FedCM: July update on the efforts between the R&E community, the web community, and browser vendors
This is an update following continuous meet-ups and other gatherings between representatives of the Research & Education (R&E) community and the browser vendors – discussing what capabilities in and around FedCM are required for our community to continue to serve academic users and their use cases.
In a blog post titled “An emerging new technology for federated access: Federated Credential Management (FedCM)” and several later blog posts (most recent, previous), videos (one, two) and FAQs (for librarians and publishers), we discussed ongoing developments at the major browser vendors that are bound to have a significant impact on how users will experience the web in general, and on federated access in particular. To recap, these changes are driven by concerns around user privacy - including regulations such as GDPR - and meant to stop the unsanctioned tracking of users across the web.
“Why is that relevant to federated access?”, you might ask. Well, the complicating factor is that some browser functionalities that are used to track users, for example third-party cookies, are also used to support federated access - and the browser has no way to tell the difference! This means that, in an effort to improve user privacy, current access solutions for scholarly resources on the web may no longer work in the way they used to.
This is, in fact, already happening today with IP-based access: Apple has started to hide IP addresses by default for certain users, which means that these users may suddenly find themselves unable to access research publications or other scholarly resources if their library relies on IP authentication to provide access (see “Apple’s iCloud Private Relay impacting IP recognition” in our August 2021 newsletter). It also is affecting the implementations of SeamlessAccess as they exist today, with the experience of persistence (a remembered choice of institution) becoming dependent on which browser is being used – but it is yet to have an effect on the core functionality of discovery and authentication.
Recent developments at browser vendors
Google (Privacy Sandbox), Apple (one, “blocking known tracking query”) and Mozilla (one, two, three) have introduced either timelines for implementing, or already implemented, changes that affect third party cookies, IP-authentication and potentially the SAML-protocol.
In particular, Google has announced that they will disable third-party cookies for 1% of Chrome users in Q1 2024.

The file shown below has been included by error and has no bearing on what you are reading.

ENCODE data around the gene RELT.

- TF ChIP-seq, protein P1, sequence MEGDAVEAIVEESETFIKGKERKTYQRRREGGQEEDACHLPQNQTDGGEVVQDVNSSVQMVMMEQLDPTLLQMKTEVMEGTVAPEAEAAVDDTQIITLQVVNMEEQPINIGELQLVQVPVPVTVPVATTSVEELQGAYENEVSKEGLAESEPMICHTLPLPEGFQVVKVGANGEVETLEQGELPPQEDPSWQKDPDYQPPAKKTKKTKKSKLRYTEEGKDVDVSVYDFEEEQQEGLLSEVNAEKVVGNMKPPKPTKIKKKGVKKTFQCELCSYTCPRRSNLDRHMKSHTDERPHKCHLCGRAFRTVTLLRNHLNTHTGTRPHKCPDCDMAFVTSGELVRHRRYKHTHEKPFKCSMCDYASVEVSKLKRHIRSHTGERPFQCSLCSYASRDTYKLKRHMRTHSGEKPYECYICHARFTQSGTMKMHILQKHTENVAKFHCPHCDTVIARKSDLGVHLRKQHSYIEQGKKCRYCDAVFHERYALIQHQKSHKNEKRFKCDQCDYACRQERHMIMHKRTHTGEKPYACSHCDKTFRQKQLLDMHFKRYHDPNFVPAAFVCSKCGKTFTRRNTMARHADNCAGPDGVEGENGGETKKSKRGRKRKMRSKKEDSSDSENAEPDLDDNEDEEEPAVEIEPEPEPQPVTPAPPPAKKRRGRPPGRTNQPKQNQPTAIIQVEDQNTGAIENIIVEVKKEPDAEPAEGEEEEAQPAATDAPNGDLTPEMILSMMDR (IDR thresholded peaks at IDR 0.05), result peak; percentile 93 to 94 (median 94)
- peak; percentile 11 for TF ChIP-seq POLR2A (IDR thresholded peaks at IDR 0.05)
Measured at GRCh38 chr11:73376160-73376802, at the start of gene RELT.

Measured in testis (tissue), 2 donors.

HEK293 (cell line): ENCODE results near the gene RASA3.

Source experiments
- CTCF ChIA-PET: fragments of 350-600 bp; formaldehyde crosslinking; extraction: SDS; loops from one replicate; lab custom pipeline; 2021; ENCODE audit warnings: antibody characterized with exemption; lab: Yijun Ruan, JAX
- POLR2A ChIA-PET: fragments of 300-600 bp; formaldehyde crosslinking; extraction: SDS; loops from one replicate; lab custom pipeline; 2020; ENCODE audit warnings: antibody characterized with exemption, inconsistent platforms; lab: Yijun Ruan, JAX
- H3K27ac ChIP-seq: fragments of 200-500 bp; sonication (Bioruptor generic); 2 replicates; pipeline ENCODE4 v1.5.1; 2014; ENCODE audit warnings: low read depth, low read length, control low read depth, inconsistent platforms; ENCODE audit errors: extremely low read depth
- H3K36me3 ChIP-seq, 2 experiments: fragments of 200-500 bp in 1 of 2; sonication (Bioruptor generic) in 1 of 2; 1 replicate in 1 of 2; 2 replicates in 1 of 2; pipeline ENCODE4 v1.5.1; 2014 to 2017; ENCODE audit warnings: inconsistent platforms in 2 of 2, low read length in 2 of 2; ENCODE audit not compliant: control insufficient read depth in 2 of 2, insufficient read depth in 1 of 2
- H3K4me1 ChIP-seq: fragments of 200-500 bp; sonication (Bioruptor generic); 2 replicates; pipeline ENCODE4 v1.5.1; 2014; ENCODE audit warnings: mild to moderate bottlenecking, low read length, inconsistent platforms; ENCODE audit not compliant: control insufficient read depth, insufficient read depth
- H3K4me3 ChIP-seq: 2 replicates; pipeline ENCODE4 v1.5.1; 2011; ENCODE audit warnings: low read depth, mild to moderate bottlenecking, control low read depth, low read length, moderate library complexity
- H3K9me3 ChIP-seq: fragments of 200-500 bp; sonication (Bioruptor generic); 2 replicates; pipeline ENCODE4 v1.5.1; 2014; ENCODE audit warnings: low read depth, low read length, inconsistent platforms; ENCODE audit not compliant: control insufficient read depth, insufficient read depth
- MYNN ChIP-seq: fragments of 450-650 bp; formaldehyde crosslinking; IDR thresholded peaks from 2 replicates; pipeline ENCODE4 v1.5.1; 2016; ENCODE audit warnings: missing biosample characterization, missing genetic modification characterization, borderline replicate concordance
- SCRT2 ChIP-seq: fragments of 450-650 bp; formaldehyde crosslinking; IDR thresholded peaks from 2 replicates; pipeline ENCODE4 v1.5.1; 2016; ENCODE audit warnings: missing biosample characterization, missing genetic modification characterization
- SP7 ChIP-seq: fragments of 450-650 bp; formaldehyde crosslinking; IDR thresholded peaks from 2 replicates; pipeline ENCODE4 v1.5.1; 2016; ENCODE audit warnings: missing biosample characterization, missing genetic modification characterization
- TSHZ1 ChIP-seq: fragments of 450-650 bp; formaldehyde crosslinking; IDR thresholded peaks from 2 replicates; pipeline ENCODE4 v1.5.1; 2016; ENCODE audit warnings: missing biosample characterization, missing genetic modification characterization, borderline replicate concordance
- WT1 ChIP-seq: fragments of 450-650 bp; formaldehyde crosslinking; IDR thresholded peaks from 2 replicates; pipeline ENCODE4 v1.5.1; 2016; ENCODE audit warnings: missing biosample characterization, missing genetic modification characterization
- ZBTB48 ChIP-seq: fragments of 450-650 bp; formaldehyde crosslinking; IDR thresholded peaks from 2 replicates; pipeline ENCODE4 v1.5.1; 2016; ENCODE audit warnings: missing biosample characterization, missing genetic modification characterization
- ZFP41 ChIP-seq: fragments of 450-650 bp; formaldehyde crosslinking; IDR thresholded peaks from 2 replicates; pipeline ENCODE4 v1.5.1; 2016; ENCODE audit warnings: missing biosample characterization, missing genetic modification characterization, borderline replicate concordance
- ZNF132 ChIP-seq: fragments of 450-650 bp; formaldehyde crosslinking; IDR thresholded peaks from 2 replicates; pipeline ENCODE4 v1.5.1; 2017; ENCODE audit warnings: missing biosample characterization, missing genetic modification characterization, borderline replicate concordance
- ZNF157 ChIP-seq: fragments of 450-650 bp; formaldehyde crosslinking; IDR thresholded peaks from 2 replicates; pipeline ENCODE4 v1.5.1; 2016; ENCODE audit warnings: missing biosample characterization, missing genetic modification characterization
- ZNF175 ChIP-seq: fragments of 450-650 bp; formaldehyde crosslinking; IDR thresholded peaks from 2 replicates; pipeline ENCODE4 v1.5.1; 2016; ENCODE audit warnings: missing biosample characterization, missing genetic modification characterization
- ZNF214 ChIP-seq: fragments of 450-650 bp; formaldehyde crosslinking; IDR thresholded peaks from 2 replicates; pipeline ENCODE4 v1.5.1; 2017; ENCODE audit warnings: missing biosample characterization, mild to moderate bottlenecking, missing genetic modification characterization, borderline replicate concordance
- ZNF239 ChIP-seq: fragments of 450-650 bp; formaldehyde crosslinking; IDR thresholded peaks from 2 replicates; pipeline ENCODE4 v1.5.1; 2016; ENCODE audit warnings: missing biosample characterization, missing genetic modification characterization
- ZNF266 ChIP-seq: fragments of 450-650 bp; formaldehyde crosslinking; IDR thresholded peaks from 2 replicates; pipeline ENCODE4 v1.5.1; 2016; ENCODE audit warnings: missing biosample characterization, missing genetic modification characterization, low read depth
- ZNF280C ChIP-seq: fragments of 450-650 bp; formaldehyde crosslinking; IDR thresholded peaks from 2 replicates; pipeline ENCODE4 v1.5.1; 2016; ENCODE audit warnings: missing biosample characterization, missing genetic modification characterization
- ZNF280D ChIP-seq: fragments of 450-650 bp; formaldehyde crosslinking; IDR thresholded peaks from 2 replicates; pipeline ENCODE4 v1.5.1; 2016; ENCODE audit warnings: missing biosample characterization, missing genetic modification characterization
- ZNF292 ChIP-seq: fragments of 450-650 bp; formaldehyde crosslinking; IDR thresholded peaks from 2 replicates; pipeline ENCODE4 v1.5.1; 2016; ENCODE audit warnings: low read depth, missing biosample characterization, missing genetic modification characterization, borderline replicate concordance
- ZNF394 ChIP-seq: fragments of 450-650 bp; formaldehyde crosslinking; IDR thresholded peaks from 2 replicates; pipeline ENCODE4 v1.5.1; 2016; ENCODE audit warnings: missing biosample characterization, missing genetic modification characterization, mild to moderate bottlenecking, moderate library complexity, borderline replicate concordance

Mozilla has now included FedCM as part of their developer versions of the Firefox browser. And, in part through our efforts, Google is looking to put together an easy way for service providers to test how their service would work with the current FedCM profiles.
Help us test FedCM
In a lightning talk (starting at minute 27:30) at the TNC23 conference organized by GÉANT, Zacharias Törnblom (Product Manager for SeamlessAccess) issued a call to the community to help test the features in FedCM with their use case and report back to the GitHub repo for FedCM. This remains the best way for our community to help shape the browser changes to something that works for us.
New resources availableSeveral new resources have been created to you may find helpful to better understand the issues and their likely implications:
- “REFEDS Community Chat: Federated Identity and the Browser Update” - a new video by REFEDS that can be used as an introduction to the subject of how this affects the R&E community.
- Representatives from two National Research & Education Networks (NRENs), Canary (Canada) and JISC (UK), put together a test service with FedCM and explain it in this video.
We would suggest visiting and following the REFEDS group “Browser Changes and Federation”, specifically the page “State of browser privacy evolution” where the current known actions taken by browser vendors alongside their adverse affect on R&E technology is listed.
And, as always, you can read up more in the W3C group, and the REFEDS group (also mentioned above) that has been formed to keep the community informed and educated about what the new landscape looks like. If you would like to join in on the conversation then you can find more information on the W3C website. The resources for the proposals can be found in the project’s GitHub, and the discussions around it can be accessed through the mailing list of the W3C community group and the mailing list of the REFEDS group for browser changes.
We will continue to post updates, so please check our website regularly or subscribe to our mailing list.